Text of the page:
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Travel advisory for your vacation destination? What to know – NBC4 Washington

by Staff

If you’re planning a trip in the next few months, perhaps for spring break, you might be wondering what to do about travel advisories issued for some popular destinations for Americans during the colder months.

The U.S. State Department recently issued travel advisories for both the Bahamas and Jamaica. If you’ve booked a trip to either location, here’s what to know.

Travel advisory for Americans planning to go to Jamaica:

On Jan. 23, the State Department issued a Level 3 warning for travel to Jamaica, which suggests that Americans “reconsider travel.” This comes after reports of violent crime at all-inclusive resorts and concerns over medical services.

Travel advisory for Americans heading to the Bahamas:

And on Jan. 26, the State Department issued a Level 2 warning for travel to the Bahamas, urging travelers to exercise increased caution. This comes after a security alert posted by the U.S. embassy in Nassau expressed concerns that Americans might be victims of gang violence in the Bahamian capital. There have been 18 reported murders this year, although none involved tourists, state officials say.

Can you get a refund for a trip if there’s a travel advisory?

If you want to cancel your trip because of these travel warnings, unfortunately you’re probably not entitled to a refund for your flight or resort purchase, even if an advisory is at level 4, which means “do not travel” — unless you got travel insurance or booked refundable trips.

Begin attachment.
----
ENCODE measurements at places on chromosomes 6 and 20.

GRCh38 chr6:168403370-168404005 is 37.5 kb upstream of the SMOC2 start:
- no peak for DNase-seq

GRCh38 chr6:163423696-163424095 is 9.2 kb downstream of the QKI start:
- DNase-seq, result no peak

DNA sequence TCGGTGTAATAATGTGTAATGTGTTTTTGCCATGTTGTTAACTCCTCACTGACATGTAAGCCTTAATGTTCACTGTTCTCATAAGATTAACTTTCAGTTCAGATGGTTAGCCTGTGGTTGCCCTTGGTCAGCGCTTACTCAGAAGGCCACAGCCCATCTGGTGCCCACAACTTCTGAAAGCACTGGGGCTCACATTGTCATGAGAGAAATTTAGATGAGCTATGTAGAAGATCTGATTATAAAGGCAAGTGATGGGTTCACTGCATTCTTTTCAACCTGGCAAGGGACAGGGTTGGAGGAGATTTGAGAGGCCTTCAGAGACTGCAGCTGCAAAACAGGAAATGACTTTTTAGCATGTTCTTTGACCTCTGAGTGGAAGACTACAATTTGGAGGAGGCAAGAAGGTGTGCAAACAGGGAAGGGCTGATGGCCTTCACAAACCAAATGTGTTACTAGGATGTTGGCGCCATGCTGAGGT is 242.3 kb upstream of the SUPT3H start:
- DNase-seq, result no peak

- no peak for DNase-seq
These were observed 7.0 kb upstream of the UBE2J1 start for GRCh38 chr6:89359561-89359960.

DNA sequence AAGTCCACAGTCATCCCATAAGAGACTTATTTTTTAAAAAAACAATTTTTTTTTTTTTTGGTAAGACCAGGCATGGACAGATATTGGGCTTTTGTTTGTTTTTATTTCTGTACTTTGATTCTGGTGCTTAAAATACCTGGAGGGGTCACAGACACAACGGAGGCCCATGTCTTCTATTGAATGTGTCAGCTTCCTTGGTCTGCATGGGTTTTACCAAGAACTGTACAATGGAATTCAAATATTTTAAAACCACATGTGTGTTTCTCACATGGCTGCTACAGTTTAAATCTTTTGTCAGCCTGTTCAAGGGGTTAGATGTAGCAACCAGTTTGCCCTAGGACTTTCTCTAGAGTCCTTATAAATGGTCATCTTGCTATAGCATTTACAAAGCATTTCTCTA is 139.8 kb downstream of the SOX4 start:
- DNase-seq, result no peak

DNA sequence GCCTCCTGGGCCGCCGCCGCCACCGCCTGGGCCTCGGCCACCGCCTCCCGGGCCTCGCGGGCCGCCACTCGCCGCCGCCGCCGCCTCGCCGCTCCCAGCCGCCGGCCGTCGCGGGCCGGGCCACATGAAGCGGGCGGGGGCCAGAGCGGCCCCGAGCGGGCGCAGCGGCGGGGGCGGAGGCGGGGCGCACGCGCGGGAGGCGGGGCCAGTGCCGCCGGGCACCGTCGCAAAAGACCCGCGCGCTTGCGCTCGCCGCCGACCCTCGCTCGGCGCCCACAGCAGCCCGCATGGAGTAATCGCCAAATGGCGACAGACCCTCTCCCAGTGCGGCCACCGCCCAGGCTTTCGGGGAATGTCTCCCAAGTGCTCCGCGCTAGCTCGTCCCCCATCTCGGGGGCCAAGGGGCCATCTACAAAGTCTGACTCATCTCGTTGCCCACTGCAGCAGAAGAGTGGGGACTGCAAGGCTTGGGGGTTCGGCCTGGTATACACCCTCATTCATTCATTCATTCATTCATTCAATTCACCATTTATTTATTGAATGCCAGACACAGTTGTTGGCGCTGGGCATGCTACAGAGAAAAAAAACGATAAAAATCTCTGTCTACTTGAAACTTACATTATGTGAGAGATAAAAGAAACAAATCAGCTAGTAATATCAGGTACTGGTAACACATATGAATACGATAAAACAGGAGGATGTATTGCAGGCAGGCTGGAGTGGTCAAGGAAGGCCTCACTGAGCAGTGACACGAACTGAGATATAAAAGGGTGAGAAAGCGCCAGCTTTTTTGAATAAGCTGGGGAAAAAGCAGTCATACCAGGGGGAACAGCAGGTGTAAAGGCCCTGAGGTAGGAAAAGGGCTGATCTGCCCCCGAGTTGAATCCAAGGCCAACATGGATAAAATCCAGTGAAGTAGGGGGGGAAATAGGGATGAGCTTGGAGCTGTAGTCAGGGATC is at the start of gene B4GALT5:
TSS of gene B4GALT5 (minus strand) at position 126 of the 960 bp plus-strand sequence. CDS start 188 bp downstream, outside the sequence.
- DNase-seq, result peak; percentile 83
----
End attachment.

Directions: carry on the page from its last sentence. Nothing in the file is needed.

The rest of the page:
However, you could contact the airline or resort directly and ask them to work with you.

“If you’re concerned, afraid, and you don’t want to risk anything right now, sometimes the airlines will be flexible,” said Clint Henderson, managing editor at The Points Guy. “You’ll see airlines issue travel waivers sometimes.”

What to do before international travel:

Before booking any international trips, pay close attention to this map showing State Department-issued travel advisories across the globe.

If you travel to any area where there is an advisory:

  • be careful when you’re out at night
  • keep a low profile
  • be aware of your surroundings
  • don’t fight back if you’re confronted by robbers

Before you travel, the State Department recommends that you sign up for its Smart Traveler Enrollment Program (STEP). Through that program, you can:

  • get information from the U.S. embassy in your destination about safety conditions
  • help the U.S. embassy contact you in an emergency, whether it’s a natural disaster, civil unrest or a family emergency
  • help family and friends get in touch with you in an emergency

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